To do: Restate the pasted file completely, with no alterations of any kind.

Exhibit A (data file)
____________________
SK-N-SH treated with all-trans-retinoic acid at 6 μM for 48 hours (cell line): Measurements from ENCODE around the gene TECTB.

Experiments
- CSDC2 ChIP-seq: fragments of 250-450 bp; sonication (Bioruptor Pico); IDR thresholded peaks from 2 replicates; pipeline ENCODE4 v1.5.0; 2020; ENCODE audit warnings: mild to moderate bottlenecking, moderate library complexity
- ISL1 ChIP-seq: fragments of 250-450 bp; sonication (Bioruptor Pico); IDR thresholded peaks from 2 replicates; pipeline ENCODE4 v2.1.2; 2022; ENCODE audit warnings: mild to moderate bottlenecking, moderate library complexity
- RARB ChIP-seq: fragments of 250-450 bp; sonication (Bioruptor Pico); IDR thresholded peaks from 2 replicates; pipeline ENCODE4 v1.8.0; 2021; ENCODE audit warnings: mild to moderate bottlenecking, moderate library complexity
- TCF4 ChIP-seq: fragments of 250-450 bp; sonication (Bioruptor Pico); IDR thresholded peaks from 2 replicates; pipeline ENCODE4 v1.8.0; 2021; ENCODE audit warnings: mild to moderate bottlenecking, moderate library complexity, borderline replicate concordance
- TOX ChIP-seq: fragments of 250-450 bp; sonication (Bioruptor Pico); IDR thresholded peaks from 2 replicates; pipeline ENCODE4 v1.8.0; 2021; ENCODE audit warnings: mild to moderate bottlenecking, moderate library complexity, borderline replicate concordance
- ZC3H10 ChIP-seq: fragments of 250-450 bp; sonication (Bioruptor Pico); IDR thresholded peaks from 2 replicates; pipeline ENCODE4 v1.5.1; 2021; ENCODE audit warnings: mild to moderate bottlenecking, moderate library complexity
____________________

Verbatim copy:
SK-N-SH treated with all-trans-retinoic acid at 6 μM for 48 hours (cell line): Measurements from ENCODE around the gene TECTB.

Experiments
- CSDC2 ChIP-seq: fragments of 250-450 bp; sonication (Bioruptor Pico); IDR thresholded peaks from 2 replicates; pipeline ENCODE4 v1.5.0; 2020; ENCODE audit warnings: mild to moderate bottlenecking, moderate library complexity
- ISL1 ChIP-seq: fragments of 250-450 bp; sonication (Bioruptor Pico); IDR thresholded peaks from 2 replicates; pipeline ENCODE4 v2.1.2; 2022; ENCODE audit warnings: mild to moderate bottlenecking, moderate library complexity
- RARB ChIP-seq: fragments of 250-450 bp; sonication (Bioruptor Pico); IDR thresholded peaks from 2 replicates; pipeline ENCODE4 v1.8.0; 2021; ENCODE audit warnings: mild to moderate bottlenecking, moderate library complexity
- TCF4 ChIP-seq: fragments of 250-450 bp; sonication (Bioruptor Pico); IDR thresholded peaks from 2 replicates; pipeline ENCODE4 v1.8.0; 2021; ENCODE audit warnings: mild to moderate bottlenecking, moderate library complexity, borderline replicate concordance
- TOX ChIP-seq: fragments of 250-450 bp; sonication (Bioruptor Pico); IDR thresholded peaks from 2 replicates; pipeline ENCODE4 v1.8.0; 2021; ENCODE audit warnings: mild to moderate bottlenecking, moderate library complexity, borderline replicate concordance
- ZC3H10 ChIP-seq: fragments of 250-450 bp; sonication (Bioruptor Pico); IDR thresholded peaks from 2 replicates; pipeline ENCODE4 v1.5.1; 2021; ENCODE audit warnings: mild to moderate bottlenecking, moderate library complexity